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Laila Ajjawi: a street artist serving women and refugees in Jordan

Laila Ajjawi or when street-art defends feminism! Through her murals, the young Jordanian of Palestinian origin shakes up mentalities. Her work defends equality between men and women, the right to education and denounces the condition of refugees. Activist and eternal optimist, Laila Ajjawi breathes positive touches wherever she goes.

Mask on her nose, jeans, sneakers and hijab, Laila Ajjawi is ready to bombard the walls… with color! Her look does not go unnoticed and fascinates the inhabitants of Irbid. This city of Jordan, 85 km north of the capital, is known for its Palestinian refugee camp. Laila knows it very well, having lived there for many years with her family. But this does not prevent her from standing out from the crowd and pursuing her dreams.


Girl power

Laila Ajjawi discovered an artistic fibre very early on, at the age of five. Gradually, the school’s paint pots give way to aerosols. A bit by chance, she embraces the path of street art in 2014, when she participates in the Women On Walls event. An artistic initiative launched in Egypt and the Middle East that uses graffiti to talk about women’s rights. “This is the first time I’ve ever left my hometown to participate in a regional art festival. I met many women artists and Mia Grondahl, who was in charge of the event. An incredible woman who stimulated and encouraged us. I owe her a lot,” Laila recalls.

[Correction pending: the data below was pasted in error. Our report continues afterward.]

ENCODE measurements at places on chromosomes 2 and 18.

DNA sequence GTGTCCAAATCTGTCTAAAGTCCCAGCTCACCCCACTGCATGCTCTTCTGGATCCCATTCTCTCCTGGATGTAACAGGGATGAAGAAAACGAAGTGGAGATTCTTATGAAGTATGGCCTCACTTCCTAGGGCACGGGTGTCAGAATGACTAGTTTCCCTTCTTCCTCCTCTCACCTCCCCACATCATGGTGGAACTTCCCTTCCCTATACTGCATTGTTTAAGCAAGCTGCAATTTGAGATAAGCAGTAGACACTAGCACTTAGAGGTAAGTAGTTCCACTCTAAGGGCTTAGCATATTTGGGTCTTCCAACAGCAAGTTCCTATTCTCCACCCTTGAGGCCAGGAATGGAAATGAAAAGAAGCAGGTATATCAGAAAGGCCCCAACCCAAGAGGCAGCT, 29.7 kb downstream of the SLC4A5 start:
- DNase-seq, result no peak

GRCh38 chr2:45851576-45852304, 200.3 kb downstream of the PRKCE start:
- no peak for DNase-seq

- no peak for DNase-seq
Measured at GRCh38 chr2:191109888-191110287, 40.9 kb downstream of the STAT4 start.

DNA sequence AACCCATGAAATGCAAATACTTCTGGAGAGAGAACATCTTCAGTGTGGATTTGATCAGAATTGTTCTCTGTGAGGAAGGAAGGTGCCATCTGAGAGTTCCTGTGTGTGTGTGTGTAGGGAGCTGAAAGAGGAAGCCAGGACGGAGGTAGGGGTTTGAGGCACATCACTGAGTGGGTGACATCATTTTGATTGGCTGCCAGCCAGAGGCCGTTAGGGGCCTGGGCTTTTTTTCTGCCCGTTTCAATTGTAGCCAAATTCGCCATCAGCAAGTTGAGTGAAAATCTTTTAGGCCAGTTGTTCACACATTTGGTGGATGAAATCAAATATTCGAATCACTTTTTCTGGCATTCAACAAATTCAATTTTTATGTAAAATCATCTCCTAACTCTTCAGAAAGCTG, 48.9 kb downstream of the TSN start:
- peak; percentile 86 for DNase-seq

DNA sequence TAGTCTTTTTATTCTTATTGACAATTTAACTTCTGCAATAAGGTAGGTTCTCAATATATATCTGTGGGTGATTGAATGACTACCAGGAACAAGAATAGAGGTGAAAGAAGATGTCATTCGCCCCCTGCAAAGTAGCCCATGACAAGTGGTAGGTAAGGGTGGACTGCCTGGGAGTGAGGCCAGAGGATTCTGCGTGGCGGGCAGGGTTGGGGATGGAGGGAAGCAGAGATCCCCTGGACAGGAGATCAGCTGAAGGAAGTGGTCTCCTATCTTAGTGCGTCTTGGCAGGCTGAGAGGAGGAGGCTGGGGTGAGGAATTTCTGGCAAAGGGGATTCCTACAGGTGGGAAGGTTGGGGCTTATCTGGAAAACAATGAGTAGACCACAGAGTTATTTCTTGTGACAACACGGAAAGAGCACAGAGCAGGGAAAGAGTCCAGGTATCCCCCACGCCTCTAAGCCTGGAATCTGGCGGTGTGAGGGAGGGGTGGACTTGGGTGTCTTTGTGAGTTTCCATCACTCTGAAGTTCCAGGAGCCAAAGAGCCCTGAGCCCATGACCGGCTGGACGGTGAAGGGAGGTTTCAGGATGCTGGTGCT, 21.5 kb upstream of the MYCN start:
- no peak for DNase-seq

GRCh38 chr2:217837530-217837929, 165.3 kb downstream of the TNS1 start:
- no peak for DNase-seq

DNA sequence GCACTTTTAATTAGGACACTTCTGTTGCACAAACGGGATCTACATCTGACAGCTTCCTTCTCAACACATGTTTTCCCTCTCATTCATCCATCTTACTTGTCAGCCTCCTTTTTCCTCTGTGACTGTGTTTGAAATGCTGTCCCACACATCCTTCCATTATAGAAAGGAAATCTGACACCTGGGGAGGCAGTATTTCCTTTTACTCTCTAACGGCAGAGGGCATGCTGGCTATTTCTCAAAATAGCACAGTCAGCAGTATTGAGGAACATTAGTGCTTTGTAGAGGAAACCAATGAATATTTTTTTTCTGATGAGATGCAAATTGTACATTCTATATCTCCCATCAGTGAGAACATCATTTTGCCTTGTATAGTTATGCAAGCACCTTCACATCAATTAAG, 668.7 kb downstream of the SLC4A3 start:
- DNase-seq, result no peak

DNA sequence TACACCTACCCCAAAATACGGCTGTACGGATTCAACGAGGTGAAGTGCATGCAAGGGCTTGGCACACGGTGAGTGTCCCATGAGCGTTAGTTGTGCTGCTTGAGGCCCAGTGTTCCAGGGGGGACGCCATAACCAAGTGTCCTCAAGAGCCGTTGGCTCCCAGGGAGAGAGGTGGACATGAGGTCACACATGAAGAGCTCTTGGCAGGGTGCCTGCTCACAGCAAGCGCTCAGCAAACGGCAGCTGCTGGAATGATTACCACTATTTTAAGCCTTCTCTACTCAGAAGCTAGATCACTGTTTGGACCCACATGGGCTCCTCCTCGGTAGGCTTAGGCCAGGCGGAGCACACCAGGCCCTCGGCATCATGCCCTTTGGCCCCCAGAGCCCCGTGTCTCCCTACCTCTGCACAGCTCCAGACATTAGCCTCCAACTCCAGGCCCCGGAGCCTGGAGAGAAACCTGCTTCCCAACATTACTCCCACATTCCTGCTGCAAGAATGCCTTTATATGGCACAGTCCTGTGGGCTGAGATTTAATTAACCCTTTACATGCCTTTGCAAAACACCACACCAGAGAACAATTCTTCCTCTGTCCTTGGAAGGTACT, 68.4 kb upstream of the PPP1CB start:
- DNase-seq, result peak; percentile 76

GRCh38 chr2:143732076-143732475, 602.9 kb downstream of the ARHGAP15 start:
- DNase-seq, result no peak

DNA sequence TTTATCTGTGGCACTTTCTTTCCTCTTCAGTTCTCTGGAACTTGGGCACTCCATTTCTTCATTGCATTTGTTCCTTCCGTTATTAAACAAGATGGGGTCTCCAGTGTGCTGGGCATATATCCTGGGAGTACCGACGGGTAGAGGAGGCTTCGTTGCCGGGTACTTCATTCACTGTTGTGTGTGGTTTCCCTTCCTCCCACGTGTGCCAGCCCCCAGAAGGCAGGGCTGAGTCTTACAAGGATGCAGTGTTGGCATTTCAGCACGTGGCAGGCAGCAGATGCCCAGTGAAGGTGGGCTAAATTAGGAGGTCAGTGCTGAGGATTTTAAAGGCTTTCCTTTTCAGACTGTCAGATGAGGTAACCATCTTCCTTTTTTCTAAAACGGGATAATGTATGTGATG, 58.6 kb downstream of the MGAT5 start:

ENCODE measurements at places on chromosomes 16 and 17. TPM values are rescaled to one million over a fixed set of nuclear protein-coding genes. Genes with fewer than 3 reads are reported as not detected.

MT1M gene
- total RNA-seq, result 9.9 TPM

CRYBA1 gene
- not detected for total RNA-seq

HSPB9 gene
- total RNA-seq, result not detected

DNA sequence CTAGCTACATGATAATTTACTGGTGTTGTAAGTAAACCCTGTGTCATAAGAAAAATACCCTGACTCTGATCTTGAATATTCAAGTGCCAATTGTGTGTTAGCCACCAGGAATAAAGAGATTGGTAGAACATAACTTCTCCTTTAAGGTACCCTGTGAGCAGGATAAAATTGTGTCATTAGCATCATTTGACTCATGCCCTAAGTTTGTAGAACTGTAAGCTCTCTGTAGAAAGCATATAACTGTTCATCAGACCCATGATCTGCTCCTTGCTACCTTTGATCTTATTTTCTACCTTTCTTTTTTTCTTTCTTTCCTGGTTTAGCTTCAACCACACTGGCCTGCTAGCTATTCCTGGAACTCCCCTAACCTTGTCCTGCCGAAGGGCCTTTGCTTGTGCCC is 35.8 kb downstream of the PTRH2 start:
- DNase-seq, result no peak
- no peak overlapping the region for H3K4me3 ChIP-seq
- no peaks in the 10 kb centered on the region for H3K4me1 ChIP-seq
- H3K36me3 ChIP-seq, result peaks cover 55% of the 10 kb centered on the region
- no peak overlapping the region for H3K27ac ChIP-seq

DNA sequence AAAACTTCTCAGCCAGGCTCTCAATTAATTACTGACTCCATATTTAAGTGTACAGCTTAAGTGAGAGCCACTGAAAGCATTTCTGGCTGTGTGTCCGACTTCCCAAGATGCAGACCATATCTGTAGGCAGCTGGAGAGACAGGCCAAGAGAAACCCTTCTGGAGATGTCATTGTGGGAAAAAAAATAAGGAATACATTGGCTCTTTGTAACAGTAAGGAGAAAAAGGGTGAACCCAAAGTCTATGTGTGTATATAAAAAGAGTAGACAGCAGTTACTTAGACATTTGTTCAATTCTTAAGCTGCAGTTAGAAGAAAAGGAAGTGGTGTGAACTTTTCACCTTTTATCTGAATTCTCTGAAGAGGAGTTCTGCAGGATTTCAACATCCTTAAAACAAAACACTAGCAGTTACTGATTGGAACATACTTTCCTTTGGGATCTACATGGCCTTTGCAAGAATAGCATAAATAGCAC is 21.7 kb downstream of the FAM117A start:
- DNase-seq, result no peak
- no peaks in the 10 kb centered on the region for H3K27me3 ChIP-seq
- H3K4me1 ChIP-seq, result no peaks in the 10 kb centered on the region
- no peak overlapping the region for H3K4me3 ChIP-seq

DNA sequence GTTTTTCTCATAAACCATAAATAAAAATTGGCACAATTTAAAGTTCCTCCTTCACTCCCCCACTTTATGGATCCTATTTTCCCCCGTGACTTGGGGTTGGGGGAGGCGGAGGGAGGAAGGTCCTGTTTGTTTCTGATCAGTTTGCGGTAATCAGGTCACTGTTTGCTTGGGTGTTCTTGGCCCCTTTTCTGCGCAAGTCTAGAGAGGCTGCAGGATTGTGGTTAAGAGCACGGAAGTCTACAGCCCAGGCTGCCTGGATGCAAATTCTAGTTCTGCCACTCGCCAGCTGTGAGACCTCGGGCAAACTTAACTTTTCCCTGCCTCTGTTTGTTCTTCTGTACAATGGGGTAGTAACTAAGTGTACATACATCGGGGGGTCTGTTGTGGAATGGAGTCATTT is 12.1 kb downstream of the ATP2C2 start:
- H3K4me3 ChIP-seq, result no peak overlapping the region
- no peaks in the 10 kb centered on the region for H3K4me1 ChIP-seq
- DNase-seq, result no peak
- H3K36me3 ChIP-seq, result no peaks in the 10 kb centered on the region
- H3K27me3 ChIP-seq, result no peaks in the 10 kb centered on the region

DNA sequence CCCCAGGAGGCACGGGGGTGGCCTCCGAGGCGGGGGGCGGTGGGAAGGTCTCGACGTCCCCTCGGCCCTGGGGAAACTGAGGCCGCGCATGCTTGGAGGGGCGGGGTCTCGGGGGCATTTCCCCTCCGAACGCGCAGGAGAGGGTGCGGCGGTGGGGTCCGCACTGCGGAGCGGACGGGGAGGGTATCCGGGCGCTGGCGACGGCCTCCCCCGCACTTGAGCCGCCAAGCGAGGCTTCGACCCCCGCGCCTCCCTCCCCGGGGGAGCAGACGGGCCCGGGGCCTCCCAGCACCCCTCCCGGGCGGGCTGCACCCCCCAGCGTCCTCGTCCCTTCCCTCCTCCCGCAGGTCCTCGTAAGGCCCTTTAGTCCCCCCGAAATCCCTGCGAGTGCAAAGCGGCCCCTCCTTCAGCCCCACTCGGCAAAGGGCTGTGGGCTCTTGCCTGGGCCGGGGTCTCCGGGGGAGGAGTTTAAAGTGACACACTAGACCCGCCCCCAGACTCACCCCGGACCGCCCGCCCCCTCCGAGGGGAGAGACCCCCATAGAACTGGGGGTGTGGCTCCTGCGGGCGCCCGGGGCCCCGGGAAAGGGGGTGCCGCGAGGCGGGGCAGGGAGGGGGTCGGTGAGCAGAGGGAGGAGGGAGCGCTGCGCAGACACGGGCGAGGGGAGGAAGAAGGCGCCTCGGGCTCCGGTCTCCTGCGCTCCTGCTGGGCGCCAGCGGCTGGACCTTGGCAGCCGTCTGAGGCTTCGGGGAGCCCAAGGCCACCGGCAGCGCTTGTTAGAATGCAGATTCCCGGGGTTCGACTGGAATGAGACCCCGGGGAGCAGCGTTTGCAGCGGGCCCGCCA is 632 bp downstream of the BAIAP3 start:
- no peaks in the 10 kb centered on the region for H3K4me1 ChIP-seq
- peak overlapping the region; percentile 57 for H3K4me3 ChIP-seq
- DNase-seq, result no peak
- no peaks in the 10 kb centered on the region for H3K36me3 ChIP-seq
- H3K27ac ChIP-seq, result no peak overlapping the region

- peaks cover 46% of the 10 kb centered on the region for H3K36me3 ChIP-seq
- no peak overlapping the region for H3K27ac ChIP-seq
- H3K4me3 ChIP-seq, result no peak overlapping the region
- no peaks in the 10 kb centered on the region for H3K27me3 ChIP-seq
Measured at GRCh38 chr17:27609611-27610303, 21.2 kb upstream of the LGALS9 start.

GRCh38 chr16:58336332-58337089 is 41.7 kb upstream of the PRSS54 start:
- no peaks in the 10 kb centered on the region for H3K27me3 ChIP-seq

This promising first attempt allows the young woman to make her way in the very masculine world of street art. While some would have been discouraged, Laila Ajjawi sees it as an opportunity to surpass herself.” Questioning yourself is the best way to improve in any field. What depresses me is comparing myself to others,” explains the street artist. I’ve always thought that in terms of talent and experience, there’s a huge range of possibilities. ”



And when Laila Ajjawi is asked how her feminist works are perceived and welcomed by passers-by, her answer puts balm in the heart. Talent is appreciated regardless of gender, although some are surprised that there is a woman behind the work,” she notes. You’re conditioned because it’s good to do or not to do, and I’ve always evolved in life by detaching myself from that. What more can I say, if not bravo Laila!


Education for All

A refugee herself, Laila Ajjawi helped her fellow refugees by working for three years in an NGO. A mission that has always been close to her heart since the beginning of the war. On an artistic level, the young woman creates frescoes on the strength of resistance and the education of girls. “Many of them stop studying because of their parents,” she laments. On her Instagram account, she adds that girls’ schooling is not called into question “because of money problems or bad grades, but because of the mentality”. To get things moving and develop the butterfly effect, Laila unveiled a mural at the Irbid refugee camp last December. Where she was born.



Ambitious and passionate, Laila Ajjawi has a lot on her mind: to create her own business and a new Youtube channel in English, but also to travel to artistic destinations with her son.


See also

Author Alya Mooro, or how to break stereotypes about women in the Middle East.

Published on 6 July 2020

#street art